• It may be compared in some degree to such European societies as the Carbonara, Young Italy, the Tugendbund, the Confreries of France, the Freemasons in Catholic countries, and the Vehmgericht.

  • Few countries have suffered more from a depreciated currency than Argentina.

  • Holdich, The Countries of the King's Award (London, 1904); W.

  • It left the government free either to apply to foreign countries the general tariff or to enter into negotiations with them for the application, under certain conditions, of a minimum tariff.

  • The following were the countries sending the largest quantities of goods (special trade) to France (during the same periods as in previous table).

  • Trade with Principal Countries.

  • The following are the principal countries receiving the exports of France (special trade), with values for the same periods.

  • The trade of France was divided between foreign countries and her colonies in the following proportions (imports and exports combined).

  • Countries.

  • The increase in the tonnage of sailing vessels, which in other countries tends to decline, was due to the bounties voted by parliament to its merchant sailing fleet with the view of increasing the number of skilled seamen.

  • The most important free institution in this class is the cole des Sciences Politiques, which prepares pupils for the civil services and teaches a great number of political subjects, connected with France and foreign countries, not included in the state programmes.

  • Detailed notices of the separate countries will be found under their several heads:

  • The only countries in which there is a considerable white population are Algeria, Tunisia and New Caledonia.

  • In the other colonies and protectorates more than half the trade is with foreign countries.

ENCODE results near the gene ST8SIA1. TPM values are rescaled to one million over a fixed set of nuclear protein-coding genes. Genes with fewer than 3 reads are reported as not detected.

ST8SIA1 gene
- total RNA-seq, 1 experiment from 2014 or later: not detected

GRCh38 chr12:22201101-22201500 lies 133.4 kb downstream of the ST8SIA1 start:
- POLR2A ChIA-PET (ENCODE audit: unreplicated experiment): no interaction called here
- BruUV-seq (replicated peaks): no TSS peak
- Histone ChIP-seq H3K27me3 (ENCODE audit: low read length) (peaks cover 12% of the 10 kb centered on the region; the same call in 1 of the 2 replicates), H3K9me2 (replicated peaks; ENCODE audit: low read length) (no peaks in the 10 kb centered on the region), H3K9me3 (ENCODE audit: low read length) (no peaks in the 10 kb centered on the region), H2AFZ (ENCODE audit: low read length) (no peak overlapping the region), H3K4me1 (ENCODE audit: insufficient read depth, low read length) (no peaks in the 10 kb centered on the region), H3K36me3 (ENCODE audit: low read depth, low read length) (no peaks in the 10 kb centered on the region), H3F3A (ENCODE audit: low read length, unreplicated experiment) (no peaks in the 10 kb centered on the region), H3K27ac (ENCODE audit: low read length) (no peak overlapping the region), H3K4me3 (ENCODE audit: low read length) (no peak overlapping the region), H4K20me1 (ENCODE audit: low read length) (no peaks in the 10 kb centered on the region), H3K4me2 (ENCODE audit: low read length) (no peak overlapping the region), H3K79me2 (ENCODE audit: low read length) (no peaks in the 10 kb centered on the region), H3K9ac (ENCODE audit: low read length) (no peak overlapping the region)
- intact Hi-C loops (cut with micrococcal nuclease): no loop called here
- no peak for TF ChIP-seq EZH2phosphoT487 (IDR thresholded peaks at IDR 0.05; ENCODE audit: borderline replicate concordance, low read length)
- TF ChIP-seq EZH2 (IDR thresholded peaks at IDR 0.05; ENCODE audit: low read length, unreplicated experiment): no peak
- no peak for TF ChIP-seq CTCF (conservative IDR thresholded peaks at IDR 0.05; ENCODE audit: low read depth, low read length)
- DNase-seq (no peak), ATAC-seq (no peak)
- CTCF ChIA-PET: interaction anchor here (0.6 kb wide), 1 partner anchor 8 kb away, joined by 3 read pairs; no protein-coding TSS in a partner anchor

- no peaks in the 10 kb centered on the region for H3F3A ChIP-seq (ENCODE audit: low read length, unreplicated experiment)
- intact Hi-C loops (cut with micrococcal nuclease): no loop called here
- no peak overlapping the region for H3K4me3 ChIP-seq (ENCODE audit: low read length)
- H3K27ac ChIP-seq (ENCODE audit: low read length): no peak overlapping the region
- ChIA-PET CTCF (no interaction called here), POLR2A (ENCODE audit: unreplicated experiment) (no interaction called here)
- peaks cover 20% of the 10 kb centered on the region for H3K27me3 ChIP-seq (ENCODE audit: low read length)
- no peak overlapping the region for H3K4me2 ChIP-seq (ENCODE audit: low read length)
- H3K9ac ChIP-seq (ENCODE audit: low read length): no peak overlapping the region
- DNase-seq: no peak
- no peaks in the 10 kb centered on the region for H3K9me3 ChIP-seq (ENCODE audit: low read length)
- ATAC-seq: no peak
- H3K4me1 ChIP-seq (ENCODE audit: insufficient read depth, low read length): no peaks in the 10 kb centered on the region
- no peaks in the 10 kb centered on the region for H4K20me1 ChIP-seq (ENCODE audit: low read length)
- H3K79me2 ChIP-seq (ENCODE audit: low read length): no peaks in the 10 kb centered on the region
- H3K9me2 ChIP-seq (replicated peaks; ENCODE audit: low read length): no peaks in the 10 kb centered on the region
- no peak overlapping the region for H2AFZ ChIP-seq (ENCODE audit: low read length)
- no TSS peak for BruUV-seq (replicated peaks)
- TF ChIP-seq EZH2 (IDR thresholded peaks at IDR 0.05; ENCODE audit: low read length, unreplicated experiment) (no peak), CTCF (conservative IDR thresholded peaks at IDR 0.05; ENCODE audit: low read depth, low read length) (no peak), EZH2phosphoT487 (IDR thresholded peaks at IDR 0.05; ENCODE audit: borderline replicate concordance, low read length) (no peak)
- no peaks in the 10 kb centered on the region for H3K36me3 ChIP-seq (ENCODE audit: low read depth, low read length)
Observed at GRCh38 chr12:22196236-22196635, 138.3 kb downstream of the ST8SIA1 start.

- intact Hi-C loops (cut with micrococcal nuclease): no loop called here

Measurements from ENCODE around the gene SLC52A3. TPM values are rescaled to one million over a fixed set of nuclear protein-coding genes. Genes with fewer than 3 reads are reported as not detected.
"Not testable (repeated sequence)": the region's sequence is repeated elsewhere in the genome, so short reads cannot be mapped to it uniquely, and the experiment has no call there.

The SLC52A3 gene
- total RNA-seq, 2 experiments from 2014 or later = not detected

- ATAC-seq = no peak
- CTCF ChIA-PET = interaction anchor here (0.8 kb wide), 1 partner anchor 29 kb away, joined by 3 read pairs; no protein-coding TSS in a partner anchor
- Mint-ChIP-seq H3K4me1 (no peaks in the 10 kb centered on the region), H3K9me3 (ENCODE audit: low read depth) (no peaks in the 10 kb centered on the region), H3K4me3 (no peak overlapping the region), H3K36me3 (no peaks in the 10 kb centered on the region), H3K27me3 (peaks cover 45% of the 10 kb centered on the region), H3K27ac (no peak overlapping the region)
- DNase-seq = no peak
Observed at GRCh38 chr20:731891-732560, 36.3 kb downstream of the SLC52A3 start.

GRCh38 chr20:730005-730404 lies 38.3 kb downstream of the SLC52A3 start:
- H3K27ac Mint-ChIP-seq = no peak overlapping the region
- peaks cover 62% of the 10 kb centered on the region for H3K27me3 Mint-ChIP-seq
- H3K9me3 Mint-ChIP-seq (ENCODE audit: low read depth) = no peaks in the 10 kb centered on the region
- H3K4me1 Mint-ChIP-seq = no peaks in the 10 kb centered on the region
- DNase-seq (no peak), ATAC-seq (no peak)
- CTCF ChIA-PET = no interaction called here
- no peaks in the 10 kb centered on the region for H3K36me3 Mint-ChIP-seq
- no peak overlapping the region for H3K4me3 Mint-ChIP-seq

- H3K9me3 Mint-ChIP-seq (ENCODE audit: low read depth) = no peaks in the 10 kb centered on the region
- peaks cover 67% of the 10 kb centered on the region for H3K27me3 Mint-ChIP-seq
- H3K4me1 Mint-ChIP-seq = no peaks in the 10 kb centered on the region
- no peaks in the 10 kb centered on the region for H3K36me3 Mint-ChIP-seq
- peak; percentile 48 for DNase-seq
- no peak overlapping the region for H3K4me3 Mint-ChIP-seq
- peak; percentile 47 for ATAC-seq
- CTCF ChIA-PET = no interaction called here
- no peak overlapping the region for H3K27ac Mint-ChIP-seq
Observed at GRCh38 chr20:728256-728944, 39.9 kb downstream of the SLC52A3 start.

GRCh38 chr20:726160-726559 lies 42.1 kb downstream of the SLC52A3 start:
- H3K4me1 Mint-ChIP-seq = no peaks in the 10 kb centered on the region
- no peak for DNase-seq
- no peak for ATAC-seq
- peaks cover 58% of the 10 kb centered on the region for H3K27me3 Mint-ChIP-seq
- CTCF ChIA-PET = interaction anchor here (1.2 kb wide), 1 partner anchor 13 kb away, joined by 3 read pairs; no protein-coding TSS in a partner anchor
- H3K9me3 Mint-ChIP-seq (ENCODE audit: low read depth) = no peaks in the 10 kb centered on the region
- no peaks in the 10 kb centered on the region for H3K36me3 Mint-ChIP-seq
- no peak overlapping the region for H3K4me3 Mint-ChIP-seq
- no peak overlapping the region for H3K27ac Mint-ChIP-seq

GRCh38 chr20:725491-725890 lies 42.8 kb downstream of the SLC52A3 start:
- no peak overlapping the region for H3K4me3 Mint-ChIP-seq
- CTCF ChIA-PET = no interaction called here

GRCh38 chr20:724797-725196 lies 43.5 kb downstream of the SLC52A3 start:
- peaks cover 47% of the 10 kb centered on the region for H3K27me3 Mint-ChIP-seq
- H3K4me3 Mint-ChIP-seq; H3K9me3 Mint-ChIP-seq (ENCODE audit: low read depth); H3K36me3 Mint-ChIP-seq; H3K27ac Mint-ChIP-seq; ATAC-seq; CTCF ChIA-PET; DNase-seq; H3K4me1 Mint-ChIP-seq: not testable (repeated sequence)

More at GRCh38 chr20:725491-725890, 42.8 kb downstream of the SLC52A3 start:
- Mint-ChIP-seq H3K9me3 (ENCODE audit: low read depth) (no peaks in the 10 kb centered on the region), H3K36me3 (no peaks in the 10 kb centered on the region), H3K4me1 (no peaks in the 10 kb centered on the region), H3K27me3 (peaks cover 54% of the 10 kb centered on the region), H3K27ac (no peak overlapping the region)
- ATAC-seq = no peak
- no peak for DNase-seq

• The foreign countries trading most largely with the French colonies are, in the order named, British colonies and Great Britain, China and Japan, the United States and Germany.

  • In detail, however, they differ widely from the purer Gothic of northern countries.

  • From England he passed to the Low Countries, Germany, Switzerland and Italy, and on his return to the Peninsula in 1796 was appointed official translator to the foreign office.

  • After a period of inaction war between the two countries again became imminent in 1209; but a peace was made at Norham, and about three years later another amicable arrangement was reached.

  • The cabinet noir has now disappeared, but the right to open letters in cases of emergency appears still to be retained by the French government; and a similar right is occasionally exercised in England under the direction of a secretary of state, and, indeed, in all civilized countries.

  • The temperature, however, has a daily range less than that of other countries under the same isothermal lines.

  • The marriage rate varies as in other countries from year to year according to the degree of prosperity prevailing.

  • The death rate of Australia is much below that of European countries and is steadily declining.

  • In several of the states, fish have been introduced successfully from other countries.

  • The import trade is divided between the United Kingdom and possessions and foreign countries as follows: - United Kingdom £23,074,000, British possessions £5,3 8 4, 000, and foreign states L9,889,000, while the destination of the exports is, United Kingdom £26,703,000, British possessions £12,519,000, and foreign countries £17,619,000.

  • The United Kingdom in 1905 sent 60% of the imports taken by Australia, compared with 26% from foreign countries, and 14% from British possessions; of Australian imports the United Kingdom takes 47%, foreign countries 31% and British possessions 22%.

  • Lines of steamers connect Australia with London and other British ports, with Germany, Belgium, France, Italy, Japan, China, India, San Francisco, Vancouver, New York and Montevideo, several important lines being subsidized by the countries to which they belong, notably Germany, France and Japan.

  • The geographical features of the countries formerly known collectively as the Netherlands or Low Countries are dealt with under the modern English names of Holland and Belgium.

  • Attempts to breed these sheep in other countries have always resulted in a deterioration in the quality of the skins owing to some peculiarity of climate.